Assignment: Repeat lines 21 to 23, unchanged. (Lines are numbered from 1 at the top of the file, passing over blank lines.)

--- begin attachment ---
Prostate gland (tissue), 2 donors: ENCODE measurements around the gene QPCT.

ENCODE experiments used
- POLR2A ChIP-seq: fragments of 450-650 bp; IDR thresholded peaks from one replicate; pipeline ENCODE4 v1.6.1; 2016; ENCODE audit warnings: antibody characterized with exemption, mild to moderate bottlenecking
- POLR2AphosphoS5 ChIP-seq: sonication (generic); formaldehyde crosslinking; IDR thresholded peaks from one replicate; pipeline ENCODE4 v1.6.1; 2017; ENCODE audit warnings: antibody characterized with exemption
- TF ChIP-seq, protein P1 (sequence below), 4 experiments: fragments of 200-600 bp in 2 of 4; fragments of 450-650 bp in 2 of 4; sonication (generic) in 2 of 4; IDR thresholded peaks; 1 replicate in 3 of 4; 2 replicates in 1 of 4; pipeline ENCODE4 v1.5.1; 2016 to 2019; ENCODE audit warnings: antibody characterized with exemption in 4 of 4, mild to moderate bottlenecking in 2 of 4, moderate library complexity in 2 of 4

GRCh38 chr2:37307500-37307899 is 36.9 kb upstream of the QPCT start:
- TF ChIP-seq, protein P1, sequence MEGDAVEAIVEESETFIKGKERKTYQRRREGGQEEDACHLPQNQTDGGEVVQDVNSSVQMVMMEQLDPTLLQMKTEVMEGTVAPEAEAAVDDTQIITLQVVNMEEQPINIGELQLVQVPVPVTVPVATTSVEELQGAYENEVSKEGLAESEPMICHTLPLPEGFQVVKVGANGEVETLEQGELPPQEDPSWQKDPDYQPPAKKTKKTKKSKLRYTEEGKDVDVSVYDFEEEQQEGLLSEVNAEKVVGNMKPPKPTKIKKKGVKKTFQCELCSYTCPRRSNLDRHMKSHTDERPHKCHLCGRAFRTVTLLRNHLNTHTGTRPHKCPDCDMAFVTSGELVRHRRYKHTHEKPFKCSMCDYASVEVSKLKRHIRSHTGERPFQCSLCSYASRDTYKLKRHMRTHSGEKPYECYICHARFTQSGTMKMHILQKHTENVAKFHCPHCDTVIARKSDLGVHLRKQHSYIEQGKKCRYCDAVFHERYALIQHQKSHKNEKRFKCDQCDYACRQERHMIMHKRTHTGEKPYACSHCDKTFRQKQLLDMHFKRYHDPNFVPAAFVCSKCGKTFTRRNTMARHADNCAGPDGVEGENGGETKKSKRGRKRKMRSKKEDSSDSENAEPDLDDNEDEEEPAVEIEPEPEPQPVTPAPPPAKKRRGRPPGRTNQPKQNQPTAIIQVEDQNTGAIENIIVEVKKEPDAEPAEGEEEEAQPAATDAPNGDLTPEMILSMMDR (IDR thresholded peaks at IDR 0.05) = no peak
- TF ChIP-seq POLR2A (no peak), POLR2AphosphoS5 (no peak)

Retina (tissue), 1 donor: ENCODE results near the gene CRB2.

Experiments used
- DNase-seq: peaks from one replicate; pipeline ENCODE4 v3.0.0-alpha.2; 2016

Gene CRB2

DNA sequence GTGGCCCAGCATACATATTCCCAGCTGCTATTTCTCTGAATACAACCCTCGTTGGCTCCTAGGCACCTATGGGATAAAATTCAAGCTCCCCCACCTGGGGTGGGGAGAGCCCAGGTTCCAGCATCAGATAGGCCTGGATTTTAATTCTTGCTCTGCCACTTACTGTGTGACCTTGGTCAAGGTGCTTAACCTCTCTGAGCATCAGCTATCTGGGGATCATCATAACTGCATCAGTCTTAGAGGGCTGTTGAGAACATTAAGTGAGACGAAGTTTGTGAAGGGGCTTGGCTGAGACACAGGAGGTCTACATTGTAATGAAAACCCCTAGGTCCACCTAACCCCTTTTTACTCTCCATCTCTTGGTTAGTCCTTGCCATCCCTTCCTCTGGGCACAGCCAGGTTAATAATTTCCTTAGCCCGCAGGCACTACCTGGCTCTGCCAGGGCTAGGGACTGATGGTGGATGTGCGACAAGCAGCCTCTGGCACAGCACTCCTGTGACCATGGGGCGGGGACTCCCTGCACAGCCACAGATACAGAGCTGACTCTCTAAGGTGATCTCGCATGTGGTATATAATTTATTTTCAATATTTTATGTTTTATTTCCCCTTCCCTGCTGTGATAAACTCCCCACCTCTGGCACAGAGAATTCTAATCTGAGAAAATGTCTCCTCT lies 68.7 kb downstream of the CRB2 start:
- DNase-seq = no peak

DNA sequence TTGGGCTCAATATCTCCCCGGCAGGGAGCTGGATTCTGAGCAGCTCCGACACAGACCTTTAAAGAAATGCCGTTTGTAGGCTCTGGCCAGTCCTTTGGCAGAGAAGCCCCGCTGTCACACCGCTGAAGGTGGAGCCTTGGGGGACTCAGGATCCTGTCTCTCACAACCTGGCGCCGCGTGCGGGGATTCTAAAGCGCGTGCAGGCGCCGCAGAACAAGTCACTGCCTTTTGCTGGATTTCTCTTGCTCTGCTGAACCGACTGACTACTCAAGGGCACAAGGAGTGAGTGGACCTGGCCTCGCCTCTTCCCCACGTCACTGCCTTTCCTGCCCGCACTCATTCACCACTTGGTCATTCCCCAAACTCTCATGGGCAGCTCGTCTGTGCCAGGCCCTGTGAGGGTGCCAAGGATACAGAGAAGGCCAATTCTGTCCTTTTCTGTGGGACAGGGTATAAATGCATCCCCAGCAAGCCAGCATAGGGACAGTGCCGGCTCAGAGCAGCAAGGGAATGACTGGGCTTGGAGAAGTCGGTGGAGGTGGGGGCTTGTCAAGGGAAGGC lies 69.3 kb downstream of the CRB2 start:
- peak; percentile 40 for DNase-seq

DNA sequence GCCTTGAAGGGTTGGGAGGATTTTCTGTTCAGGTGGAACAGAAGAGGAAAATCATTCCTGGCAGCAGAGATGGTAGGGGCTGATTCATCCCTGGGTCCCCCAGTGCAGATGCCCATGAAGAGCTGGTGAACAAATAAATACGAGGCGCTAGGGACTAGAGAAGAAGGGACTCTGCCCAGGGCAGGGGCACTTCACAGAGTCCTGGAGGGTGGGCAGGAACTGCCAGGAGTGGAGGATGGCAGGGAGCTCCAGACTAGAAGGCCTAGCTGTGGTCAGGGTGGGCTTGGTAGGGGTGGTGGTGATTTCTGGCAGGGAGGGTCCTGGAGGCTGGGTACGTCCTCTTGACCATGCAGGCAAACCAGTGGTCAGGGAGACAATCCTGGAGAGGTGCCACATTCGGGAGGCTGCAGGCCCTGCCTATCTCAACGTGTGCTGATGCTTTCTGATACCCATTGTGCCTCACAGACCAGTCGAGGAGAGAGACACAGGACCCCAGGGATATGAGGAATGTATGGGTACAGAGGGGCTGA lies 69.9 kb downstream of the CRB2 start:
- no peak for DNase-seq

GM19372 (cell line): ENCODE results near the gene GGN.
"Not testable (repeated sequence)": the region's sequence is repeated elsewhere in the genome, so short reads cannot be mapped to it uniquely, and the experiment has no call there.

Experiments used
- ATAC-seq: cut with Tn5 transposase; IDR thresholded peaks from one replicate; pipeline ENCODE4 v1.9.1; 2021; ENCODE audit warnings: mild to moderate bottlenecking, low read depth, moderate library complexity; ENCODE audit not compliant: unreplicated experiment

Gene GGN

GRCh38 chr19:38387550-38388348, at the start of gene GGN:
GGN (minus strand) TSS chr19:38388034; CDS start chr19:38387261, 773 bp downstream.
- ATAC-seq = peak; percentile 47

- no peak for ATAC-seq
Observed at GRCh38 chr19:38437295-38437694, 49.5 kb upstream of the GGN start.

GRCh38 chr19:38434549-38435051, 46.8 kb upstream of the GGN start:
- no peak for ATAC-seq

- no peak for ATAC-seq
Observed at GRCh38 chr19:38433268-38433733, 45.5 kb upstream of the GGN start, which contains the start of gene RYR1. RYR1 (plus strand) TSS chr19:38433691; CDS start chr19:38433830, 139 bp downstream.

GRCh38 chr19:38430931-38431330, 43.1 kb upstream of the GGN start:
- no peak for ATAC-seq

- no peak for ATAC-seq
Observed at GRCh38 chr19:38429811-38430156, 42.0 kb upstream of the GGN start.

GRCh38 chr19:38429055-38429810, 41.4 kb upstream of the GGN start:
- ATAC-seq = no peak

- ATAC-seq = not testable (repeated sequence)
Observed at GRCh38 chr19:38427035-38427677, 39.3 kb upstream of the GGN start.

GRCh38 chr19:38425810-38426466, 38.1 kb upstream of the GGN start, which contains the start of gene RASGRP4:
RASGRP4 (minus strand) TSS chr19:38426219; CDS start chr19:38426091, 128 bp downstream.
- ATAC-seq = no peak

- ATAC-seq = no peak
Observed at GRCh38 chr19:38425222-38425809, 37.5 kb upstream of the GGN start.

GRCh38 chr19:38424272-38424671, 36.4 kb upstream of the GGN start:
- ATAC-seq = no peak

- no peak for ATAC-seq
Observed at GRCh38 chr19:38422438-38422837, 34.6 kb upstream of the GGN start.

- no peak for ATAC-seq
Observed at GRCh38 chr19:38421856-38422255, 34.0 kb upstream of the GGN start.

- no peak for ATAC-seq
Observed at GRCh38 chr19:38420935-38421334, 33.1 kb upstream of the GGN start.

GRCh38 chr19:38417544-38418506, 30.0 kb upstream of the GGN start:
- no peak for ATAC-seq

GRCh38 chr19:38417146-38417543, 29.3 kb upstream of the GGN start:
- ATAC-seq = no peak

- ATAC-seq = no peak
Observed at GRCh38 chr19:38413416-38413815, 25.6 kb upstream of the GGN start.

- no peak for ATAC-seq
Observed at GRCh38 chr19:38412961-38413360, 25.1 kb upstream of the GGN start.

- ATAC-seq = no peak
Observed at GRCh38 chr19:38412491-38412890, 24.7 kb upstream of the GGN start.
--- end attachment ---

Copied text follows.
Experiments used
- ATAC-seq: cut with Tn5 transposase; IDR thresholded peaks from one replicate; pipeline ENCODE4 v1.9.1; 2021; ENCODE audit warnings: mild to moderate bottlenecking, low read depth, moderate library complexity; ENCODE audit not compliant: unreplicated experiment

Gene GGN